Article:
Small business management refers to the process of aligning and coordinating all aspects of a small business, whether it’s managing your employees, suppliers, business finances, its roadmap or performing your daily tasks.
Managing a small business presents some unique challenges for the owner. Apart from the knowledge of the basics of small business principles, you also need to know financial management, human resource management and the laws and regulations related to your business.
What Is the Definition of a Small Business?
According to the US Census Bureau, about 99.7% of all companies in the United States are small businesses. While there’s no consensus as to what constitutes a small business, the Small Business Administration (SBA) usually considers a company with fewer than 500 employees to be a small business.
What Is Small Business Management?
From creating a business, determining funding requirements, managing employees, overseeing marketing and advertising and managing your own time, small business management involves coordinating all aspects of the business to ensure that it keeps on growing and achieves success.
Here are the major things you should know about small business management:
CREATE A BUSINESS PLAN
To create an effective business plan, outline your business goals and objectives and provide a succinct description of your business and the products or services. A business plan is a formal written document containing business goals, the methods on how these goals can be attained, and the time frame within which these goals need to be achieved.
SEPARATE YOUR PERSONAL AND BUSINESS FINANCES
As you navigate business financing, it may be tempting to use your personal finances to help out when your business needs a boost, but that is not always the best solution in the long run. Separating your personal and business finances can help ensure you treat your business like the independent entity it is, while safeguarding your personal finances.
DETERMINE FUNDING REQUIREMENTS
If you’re starting a new business, funding the operations of the business is the topmost priority. Whether you’re opting for personal investment, angel investment, business incubators, bank loans or government grants, it’s important to familiarize yourself with the advantages and disadvantages of these funding sources as well as the criteria they use to evaluate the business.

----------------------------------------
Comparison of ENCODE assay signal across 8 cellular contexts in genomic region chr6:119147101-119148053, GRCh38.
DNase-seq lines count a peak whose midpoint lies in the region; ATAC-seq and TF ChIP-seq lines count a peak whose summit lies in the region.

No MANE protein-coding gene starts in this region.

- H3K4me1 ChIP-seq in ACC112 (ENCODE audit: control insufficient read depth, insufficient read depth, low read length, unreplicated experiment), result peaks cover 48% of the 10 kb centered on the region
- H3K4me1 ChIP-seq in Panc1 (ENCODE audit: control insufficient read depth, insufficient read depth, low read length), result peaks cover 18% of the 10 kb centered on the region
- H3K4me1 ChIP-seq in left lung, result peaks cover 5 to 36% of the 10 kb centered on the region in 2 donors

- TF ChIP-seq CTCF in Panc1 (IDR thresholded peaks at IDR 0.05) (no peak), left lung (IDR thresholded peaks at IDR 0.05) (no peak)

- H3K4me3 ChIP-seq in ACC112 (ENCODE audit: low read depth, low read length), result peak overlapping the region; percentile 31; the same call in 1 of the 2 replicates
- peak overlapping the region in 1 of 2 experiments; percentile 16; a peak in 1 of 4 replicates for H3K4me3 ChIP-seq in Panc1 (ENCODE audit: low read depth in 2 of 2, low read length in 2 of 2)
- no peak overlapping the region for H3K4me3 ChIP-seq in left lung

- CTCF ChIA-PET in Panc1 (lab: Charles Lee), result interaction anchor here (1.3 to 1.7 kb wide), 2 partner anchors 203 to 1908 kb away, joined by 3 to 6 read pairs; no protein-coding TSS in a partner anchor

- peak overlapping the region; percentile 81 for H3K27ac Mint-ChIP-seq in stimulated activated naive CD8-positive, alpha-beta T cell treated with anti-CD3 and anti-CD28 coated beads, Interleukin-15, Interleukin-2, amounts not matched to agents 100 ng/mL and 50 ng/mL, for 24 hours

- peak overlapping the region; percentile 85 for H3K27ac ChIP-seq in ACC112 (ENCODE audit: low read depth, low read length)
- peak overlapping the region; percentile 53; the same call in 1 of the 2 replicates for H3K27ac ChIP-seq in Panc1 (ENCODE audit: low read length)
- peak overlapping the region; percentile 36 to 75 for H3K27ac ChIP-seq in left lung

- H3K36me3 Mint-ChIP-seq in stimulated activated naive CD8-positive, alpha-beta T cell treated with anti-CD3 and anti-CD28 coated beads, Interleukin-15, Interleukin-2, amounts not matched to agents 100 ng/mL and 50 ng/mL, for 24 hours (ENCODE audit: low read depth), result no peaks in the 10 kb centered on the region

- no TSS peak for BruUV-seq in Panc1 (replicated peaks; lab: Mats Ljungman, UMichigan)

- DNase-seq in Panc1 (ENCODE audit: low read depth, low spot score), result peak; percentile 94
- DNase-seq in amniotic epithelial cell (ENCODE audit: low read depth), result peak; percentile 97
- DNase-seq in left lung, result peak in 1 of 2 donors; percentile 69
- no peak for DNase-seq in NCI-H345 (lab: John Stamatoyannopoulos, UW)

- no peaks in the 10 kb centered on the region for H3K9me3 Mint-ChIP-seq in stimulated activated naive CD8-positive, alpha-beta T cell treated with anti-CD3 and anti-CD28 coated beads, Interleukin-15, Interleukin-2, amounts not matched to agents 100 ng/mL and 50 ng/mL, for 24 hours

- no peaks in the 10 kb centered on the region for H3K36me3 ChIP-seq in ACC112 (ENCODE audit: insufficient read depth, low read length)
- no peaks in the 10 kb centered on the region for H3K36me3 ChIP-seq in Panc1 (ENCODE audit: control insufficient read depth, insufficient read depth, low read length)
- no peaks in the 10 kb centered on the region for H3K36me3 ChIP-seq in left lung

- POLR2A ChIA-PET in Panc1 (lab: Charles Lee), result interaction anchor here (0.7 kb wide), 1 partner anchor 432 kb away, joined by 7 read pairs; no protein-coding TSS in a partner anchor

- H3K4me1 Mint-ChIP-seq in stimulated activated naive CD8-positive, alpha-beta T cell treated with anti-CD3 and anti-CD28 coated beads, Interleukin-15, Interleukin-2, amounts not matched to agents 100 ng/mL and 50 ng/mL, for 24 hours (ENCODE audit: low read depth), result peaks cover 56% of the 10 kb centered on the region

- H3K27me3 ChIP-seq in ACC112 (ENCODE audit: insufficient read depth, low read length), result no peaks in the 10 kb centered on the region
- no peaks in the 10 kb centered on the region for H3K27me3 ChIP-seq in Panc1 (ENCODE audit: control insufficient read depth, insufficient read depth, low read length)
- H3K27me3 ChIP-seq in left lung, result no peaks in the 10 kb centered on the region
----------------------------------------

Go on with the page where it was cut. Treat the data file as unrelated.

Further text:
HIRE THE RIGHT PEOPLE
If you want your business to thrive, it’s important to hire motivated, high-energy trainable people who are looking for success rather than making a quick buck. A whole array of technologies are being shouted from the rooftops as the key to unlocking the potential of your company. Artificial intelligence, social media, big data and cloud computing… the list goes on and on. But you can’t forget those that hold these keys—your people! You need to hire the right people.
TRAIN YOUR EMPLOYEES
Even if you hire the smartest people in the world, it’s going to take some time for them to understand the ins and outs of your business and figure out how to put things together to achieve long-term goals. This is why training your employees well is vital for a small business.
KEEP TRACK OF YOUR FINANCES
When you start a new business, it’s easy to keep track of the money coming in and going out of the business. However, as your business operations grow, this task can become a headache. This is why you should either hire a full-time, on-staff accountant or simply invest in an easy-to-use accounting software that helps you keep track of your finances and save your precious dollars.
INVEST IN MARKETING
In a world where brands are constantly competing for consumers’ attention, small businesses need to force their way in front of people, show them something valuable and somehow have them listen to their pitch. Research the different small business advertising and marketing options before choosing a marketing model that works best for you and the business.
LEARN TO DELEGATE
Time management is crucial for small business owners. Delegation is the assignment of authority to another person (normally from a manager to a subordinate) to carry out specific activities. It is the process of distributing and entrusting work to another person.
What Does a Small Business Manager Do?
In a small business, the owners either manage the business themselves or hire a business manager to handle business operations.
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DISCLAIMER: I’m not a financial adviser. These videos are for educational purposes only. No official financial advice is being given. Please always check with a professional before making any investments or financial decisions. Your investments are your sole responsibility, these videos merely share my own opinions with no guarantee of gain or losses.